It’s clearly a sign of desperation when the pro-regulation faction, typified by Florida licensed designers, cannot come up with any real statements to rebut, and instead have to resort to fabricating information, or worse.

      I look forward to receiving your list of misleading statements made by IDPC or our allies.

      Comment by idpcinfo — June 13, 2009 @ 2:52 pm |Reply

  8. Reply to Mike – The outrage people are expressing has nothing to do with “raising the bar.” If teachers, students, or practitioners want better educated designers then we should all work to improve the quality of our high schools and colleges. Legislation does NOT raise the bar. Legislation comes after the fact. It is a certification and validation process. Legislation does not educate anyone.

    NO. The outrage here is because a teacher has coerced her students into supporting the PA legislation through an offer of extra credit. This was not a neutral offer – as in, investigate this issue and write about it. It was a simple proposition: support my political views and you’ll get extra credit. The teacher is clearly an advocate for this legislation and currently serves as a board member for the organization promoting the legislation.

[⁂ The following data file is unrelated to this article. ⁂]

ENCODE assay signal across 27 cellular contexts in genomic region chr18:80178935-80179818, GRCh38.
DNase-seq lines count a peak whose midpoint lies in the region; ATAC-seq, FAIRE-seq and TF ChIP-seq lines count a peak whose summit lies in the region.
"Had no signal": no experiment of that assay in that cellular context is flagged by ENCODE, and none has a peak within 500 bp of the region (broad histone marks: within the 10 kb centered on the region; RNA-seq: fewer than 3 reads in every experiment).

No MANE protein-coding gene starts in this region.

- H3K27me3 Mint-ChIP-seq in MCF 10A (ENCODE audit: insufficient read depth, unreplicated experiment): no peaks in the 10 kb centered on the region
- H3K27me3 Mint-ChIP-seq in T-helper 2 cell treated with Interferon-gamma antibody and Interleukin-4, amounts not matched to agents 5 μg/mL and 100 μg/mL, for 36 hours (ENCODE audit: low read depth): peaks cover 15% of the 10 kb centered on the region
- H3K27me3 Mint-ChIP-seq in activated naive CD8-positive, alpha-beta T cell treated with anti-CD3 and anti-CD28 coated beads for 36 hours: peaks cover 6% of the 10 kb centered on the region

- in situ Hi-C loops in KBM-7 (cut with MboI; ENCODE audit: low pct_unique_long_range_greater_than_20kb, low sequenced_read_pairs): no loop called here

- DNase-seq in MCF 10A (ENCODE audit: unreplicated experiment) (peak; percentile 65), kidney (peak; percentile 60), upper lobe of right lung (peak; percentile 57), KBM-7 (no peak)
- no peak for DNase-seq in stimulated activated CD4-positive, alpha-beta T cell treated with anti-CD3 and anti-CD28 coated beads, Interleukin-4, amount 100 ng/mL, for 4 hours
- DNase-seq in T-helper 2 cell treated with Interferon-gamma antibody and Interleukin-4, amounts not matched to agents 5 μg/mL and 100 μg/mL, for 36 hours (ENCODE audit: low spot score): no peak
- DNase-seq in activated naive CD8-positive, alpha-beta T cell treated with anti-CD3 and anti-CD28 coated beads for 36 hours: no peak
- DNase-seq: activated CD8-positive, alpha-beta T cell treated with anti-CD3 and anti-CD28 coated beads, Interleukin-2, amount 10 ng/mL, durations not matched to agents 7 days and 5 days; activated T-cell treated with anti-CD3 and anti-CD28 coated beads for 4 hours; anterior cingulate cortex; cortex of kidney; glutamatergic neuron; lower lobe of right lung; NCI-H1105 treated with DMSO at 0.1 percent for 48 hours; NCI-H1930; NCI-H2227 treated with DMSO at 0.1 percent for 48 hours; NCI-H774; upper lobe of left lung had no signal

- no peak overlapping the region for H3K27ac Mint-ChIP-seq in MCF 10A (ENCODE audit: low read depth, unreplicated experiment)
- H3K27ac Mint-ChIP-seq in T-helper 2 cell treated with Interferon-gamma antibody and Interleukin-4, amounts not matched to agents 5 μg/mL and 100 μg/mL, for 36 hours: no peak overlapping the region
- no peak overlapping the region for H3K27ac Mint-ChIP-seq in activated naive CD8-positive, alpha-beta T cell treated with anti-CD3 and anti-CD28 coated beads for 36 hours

This represents a gross perversion of the education system, the students’ grading process, and general tenets of intellectual freedom. Whether you support or oppose such legislation, no one should be using students’ grades to generate support for a proposed law. Students should be encouraged to investigate the issue form all sides and make up their own minds. In this case, they were not. They were bribed.

    Comment by Bill Barrett — June 13, 2009 @ 6:14 pm |Reply

  9. Cooruption is in many universities and at many levels. Ethics don’e seem to count any more when it comes to tentured administores at universities. I am a licenced interior designer with an MS and over 20 years experience. I am more qualified to teach in a design program than most tentured instructors. So, this issue with AIP does not suprise me in the least. There is no oversight to dept. chairs who hire instuctors. In my instance, the univeristy to which I applied, hired a person who does not have any design field experiece, nor are any of the degrees he has received in interior design, but was able to get NDICQ certified anyway. Doesn’t make any sense to me that the organizations and university programs that are supposed to be working for the betterment and professionalism of our field, do not care what the quality of education is for the students, they are just making sure they get their big paychecks.